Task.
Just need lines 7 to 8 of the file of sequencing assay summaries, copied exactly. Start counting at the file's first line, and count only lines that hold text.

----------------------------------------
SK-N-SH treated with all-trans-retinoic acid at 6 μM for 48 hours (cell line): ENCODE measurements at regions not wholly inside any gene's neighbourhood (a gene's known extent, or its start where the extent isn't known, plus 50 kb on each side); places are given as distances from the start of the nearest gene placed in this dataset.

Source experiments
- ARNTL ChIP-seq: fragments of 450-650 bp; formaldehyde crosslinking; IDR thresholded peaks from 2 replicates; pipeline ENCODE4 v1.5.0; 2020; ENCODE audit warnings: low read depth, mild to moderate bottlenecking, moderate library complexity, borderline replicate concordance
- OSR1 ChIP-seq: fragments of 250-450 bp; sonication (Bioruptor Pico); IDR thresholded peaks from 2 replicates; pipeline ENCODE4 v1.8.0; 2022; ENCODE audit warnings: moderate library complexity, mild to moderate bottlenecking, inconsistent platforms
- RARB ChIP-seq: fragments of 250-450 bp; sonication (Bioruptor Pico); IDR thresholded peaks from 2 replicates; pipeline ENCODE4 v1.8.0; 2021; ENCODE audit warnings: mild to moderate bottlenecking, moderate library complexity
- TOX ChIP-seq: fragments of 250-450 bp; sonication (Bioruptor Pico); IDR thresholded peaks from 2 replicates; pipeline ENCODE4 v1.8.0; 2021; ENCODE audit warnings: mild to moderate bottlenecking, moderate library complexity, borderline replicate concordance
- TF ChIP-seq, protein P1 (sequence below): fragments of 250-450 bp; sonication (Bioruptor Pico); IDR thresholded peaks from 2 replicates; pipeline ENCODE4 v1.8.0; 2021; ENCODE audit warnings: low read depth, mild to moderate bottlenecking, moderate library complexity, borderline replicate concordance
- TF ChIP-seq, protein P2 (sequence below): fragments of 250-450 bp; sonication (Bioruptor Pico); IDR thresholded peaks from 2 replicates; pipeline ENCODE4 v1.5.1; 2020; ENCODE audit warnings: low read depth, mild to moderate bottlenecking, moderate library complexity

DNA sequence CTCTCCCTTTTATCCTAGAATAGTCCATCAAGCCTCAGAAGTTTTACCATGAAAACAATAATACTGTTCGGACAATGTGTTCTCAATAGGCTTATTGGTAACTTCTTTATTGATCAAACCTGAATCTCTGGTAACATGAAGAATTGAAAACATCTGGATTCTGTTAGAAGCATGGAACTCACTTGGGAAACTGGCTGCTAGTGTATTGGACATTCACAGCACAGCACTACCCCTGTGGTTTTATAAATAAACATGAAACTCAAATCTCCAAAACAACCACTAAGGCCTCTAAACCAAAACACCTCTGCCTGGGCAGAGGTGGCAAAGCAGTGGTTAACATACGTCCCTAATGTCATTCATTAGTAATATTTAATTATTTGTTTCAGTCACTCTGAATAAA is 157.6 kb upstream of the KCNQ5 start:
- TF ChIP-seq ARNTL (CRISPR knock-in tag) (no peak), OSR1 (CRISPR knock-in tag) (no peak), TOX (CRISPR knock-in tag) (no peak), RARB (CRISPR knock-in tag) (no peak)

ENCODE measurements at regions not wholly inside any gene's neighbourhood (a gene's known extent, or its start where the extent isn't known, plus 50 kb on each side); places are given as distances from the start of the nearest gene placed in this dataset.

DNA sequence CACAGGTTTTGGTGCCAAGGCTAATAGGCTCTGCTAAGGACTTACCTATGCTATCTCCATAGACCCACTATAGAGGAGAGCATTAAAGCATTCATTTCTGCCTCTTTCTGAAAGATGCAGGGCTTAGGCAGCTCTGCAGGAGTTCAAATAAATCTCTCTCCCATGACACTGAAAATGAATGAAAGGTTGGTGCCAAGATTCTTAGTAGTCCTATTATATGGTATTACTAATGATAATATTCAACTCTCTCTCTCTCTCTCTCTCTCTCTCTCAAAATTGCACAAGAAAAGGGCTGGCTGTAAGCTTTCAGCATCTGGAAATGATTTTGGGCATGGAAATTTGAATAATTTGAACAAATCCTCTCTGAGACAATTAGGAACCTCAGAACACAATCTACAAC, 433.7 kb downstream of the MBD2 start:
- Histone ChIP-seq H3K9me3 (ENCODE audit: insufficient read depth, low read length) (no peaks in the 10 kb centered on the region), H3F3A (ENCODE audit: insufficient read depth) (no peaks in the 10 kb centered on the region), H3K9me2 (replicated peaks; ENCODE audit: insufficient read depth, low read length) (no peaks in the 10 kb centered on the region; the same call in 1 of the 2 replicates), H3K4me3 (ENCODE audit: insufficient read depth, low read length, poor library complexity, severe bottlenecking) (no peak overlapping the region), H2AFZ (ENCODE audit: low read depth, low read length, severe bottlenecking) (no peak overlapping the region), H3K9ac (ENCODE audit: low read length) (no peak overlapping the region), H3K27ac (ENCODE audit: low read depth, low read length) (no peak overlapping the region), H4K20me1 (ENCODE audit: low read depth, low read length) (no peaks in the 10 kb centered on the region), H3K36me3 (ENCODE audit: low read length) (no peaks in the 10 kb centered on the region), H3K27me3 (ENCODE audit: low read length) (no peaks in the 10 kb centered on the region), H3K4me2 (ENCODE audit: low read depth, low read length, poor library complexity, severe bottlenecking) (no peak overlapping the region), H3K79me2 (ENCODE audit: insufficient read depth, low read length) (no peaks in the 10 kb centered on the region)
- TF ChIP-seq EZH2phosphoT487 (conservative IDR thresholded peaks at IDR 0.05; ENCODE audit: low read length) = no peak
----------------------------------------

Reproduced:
- TF ChIP-seq, protein P1 (sequence below): fragments of 250-450 bp; sonication (Bioruptor Pico); IDR thresholded peaks from 2 replicates; pipeline ENCODE4 v1.8.0; 2021; ENCODE audit warnings: low read depth, mild to moderate bottlenecking, moderate library complexity, borderline replicate concordance
- TF ChIP-seq, protein P2 (sequence below): fragments of 250-450 bp; sonication (Bioruptor Pico); IDR thresholded peaks from 2 replicates; pipeline ENCODE4 v1.5.1; 2020; ENCODE audit warnings: low read depth, mild to moderate bottlenecking, moderate library complexity